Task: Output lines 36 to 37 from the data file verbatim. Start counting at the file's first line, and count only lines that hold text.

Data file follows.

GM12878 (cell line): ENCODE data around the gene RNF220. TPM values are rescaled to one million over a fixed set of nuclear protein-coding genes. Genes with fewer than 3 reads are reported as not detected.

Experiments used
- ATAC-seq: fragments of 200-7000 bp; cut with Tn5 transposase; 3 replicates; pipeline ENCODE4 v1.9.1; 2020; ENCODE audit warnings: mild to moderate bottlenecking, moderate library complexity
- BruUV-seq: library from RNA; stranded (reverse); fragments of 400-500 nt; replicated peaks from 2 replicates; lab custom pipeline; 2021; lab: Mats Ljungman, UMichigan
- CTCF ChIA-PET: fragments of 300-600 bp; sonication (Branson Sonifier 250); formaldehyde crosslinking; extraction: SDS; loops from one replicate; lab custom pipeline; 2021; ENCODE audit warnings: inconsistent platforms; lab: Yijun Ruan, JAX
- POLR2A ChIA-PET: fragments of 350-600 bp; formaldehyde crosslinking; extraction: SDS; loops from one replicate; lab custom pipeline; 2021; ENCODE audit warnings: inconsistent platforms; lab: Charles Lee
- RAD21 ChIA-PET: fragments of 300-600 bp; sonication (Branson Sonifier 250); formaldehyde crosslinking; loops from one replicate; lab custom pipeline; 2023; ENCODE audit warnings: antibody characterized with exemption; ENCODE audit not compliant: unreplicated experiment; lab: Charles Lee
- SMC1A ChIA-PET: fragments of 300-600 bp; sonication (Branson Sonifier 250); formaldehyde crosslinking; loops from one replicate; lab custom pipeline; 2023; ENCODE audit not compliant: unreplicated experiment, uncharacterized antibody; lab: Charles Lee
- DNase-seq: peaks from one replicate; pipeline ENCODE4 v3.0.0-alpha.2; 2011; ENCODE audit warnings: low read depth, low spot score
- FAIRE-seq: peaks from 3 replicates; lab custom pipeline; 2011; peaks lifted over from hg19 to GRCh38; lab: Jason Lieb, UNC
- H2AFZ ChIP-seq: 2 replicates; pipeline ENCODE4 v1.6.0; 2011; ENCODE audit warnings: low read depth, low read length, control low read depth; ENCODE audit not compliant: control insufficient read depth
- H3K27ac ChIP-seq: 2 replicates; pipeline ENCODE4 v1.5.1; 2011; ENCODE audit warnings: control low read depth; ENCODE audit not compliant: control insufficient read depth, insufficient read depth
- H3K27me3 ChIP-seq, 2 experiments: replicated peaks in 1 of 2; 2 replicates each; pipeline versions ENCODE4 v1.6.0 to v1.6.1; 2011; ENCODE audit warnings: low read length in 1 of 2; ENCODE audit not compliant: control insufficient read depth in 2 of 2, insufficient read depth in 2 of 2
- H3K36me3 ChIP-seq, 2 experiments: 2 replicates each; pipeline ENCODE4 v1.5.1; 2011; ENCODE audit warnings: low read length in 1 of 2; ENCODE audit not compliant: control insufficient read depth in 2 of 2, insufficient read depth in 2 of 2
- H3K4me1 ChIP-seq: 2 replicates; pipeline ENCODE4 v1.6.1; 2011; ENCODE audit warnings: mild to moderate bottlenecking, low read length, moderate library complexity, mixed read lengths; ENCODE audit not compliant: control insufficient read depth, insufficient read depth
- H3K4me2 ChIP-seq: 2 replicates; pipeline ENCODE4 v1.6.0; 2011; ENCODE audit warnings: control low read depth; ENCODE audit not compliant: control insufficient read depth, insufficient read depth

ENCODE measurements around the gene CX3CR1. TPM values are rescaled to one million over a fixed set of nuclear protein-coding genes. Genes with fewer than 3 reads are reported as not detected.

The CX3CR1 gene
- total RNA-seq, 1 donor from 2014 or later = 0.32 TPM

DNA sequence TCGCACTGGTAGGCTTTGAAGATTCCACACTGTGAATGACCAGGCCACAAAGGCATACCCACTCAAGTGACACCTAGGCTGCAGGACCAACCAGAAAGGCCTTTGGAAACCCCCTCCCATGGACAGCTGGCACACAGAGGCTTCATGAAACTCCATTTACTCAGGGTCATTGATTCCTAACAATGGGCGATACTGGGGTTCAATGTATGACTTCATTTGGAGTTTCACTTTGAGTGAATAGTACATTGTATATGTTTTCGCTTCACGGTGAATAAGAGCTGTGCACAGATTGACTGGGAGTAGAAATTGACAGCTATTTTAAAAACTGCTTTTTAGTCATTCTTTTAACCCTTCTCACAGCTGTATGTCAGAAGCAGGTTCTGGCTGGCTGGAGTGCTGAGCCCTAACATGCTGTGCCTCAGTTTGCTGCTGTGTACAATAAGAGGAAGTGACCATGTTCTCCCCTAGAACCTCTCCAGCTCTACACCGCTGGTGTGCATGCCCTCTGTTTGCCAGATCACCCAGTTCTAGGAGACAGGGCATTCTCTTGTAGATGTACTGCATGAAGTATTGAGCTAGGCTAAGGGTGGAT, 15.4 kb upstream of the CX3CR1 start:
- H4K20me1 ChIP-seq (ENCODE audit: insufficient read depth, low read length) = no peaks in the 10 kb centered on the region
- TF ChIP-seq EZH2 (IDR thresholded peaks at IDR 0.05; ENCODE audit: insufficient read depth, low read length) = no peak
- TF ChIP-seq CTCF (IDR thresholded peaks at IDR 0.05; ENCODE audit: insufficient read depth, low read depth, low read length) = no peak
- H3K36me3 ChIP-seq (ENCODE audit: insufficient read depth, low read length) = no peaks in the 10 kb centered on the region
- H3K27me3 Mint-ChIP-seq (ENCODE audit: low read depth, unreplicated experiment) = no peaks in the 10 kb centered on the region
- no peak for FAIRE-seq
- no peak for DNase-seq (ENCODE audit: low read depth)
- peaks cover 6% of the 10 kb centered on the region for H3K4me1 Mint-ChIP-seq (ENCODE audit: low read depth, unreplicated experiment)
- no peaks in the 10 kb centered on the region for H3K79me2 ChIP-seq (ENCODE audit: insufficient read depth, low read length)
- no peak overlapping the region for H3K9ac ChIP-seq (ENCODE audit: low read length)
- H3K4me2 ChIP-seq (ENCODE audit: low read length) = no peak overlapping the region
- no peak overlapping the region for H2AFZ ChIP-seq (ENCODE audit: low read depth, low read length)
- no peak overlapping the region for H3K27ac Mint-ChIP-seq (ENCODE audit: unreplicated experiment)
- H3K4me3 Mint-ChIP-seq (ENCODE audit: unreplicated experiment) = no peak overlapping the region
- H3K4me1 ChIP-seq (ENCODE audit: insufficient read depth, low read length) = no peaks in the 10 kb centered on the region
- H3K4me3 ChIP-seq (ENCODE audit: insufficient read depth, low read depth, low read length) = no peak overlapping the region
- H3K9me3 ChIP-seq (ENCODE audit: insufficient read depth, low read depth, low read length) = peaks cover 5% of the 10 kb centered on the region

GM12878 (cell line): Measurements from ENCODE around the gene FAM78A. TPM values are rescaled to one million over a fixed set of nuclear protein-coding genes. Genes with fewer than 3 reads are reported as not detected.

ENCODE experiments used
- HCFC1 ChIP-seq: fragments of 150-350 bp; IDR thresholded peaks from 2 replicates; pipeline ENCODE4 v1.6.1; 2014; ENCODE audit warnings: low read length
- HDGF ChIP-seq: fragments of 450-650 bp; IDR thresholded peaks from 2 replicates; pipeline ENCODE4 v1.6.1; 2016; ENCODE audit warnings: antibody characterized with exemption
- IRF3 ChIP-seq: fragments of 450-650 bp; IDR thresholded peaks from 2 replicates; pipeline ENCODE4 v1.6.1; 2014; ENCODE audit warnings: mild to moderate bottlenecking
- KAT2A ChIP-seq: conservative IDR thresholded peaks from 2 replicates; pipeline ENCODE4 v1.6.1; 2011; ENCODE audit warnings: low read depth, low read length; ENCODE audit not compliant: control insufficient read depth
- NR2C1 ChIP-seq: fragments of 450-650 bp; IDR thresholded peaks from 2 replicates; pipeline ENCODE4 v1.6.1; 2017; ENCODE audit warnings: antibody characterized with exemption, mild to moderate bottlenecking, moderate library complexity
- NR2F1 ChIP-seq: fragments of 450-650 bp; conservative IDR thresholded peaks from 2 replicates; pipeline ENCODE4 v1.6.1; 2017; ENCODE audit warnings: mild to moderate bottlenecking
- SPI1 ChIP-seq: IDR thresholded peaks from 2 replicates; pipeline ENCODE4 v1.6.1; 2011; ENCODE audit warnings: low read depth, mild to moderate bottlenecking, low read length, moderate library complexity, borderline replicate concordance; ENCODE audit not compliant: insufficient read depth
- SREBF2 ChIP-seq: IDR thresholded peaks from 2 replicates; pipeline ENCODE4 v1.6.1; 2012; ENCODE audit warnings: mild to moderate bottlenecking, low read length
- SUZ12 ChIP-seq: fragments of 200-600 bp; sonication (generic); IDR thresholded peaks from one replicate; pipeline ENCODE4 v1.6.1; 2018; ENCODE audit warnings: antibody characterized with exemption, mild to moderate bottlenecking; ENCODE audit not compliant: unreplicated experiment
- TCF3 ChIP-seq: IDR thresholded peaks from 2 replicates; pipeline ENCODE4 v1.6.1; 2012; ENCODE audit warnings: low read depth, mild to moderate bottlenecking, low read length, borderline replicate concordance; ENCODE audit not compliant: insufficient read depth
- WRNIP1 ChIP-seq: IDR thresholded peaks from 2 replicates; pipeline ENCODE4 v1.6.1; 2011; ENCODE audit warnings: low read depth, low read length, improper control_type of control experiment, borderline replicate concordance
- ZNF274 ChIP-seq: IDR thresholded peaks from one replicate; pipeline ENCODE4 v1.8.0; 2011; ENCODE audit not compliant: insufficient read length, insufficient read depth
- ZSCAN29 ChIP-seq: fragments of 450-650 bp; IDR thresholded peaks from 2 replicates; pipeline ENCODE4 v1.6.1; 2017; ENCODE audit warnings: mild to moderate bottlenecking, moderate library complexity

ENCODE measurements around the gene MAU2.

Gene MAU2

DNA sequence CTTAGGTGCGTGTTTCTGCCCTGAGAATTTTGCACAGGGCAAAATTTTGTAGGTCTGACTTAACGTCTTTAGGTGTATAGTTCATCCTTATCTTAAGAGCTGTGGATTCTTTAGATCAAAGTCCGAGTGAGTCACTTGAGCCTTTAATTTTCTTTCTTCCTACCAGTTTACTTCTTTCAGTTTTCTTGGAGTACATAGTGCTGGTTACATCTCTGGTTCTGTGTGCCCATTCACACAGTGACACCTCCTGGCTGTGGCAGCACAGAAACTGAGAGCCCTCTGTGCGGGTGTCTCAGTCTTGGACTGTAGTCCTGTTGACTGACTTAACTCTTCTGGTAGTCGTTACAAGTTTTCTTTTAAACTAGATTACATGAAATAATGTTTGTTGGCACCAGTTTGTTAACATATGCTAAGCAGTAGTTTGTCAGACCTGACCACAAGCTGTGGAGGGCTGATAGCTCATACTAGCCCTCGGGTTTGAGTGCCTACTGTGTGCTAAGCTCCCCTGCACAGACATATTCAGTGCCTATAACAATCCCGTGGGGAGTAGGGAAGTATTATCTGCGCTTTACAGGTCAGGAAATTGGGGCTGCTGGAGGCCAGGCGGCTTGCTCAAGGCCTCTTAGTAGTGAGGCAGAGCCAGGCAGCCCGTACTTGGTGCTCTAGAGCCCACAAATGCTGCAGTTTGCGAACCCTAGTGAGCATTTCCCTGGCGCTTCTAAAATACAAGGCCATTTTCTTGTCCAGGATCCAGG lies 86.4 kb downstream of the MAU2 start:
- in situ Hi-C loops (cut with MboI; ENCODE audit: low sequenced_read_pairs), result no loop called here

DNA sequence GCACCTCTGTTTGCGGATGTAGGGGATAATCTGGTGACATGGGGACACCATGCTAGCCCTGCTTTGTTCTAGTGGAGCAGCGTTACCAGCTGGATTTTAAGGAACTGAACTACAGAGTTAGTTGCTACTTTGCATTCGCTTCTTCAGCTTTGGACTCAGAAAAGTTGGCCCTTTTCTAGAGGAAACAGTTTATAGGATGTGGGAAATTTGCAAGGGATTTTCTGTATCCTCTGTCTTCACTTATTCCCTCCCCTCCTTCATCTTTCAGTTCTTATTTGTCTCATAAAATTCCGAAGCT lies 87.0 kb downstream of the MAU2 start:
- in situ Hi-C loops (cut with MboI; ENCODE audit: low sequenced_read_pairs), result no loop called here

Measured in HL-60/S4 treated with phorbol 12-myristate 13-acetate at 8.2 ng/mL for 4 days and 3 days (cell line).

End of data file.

- H3K4me3 ChIP-seq (ENCODE audit: insufficient read depth, low read depth, low read length) = no peak overlapping the region
- H3K9me3 ChIP-seq (ENCODE audit: insufficient read depth, low read depth, low read length) = peaks cover 5% of the 10 kb centered on the region